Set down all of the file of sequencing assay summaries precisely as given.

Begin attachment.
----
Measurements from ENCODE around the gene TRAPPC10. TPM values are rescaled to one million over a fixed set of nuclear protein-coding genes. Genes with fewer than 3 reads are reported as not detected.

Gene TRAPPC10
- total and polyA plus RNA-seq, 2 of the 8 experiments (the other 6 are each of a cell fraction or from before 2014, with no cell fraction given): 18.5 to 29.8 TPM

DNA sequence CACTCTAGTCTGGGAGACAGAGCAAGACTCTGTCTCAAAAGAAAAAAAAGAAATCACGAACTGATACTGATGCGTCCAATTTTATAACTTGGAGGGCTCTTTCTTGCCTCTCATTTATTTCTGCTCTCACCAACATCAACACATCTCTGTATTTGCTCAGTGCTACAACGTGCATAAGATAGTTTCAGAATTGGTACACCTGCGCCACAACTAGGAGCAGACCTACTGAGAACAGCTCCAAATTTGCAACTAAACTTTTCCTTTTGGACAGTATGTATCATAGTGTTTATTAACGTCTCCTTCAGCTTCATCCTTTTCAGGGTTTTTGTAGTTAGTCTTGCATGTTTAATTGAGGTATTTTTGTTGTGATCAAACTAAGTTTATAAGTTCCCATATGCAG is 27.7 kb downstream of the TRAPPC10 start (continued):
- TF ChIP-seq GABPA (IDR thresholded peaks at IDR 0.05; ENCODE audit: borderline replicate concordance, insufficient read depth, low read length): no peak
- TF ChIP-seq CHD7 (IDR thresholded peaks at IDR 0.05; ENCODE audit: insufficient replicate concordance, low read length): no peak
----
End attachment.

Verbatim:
Measurements from ENCODE around the gene TRAPPC10. TPM values are rescaled to one million over a fixed set of nuclear protein-coding genes. Genes with fewer than 3 reads are reported as not detected.

Gene TRAPPC10
- total and polyA plus RNA-seq, 2 of the 8 experiments (the other 6 are each of a cell fraction or from before 2014, with no cell fraction given): 18.5 to 29.8 TPM

DNA sequence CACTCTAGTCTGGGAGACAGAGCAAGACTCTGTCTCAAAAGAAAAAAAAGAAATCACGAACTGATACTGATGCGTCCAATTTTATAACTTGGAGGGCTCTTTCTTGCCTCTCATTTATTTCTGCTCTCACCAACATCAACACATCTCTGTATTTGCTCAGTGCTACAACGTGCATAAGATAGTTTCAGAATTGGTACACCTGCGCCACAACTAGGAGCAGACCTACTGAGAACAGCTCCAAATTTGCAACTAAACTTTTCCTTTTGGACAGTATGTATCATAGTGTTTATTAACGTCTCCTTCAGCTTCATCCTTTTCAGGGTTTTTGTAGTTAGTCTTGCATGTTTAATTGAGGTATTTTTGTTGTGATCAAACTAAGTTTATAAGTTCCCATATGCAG is 27.7 kb downstream of the TRAPPC10 start (continued):
- TF ChIP-seq GABPA (IDR thresholded peaks at IDR 0.05; ENCODE audit: borderline replicate concordance, insufficient read depth, low read length): no peak
- TF ChIP-seq CHD7 (IDR thresholded peaks at IDR 0.05; ENCODE audit: insufficient replicate concordance, low read length): no peak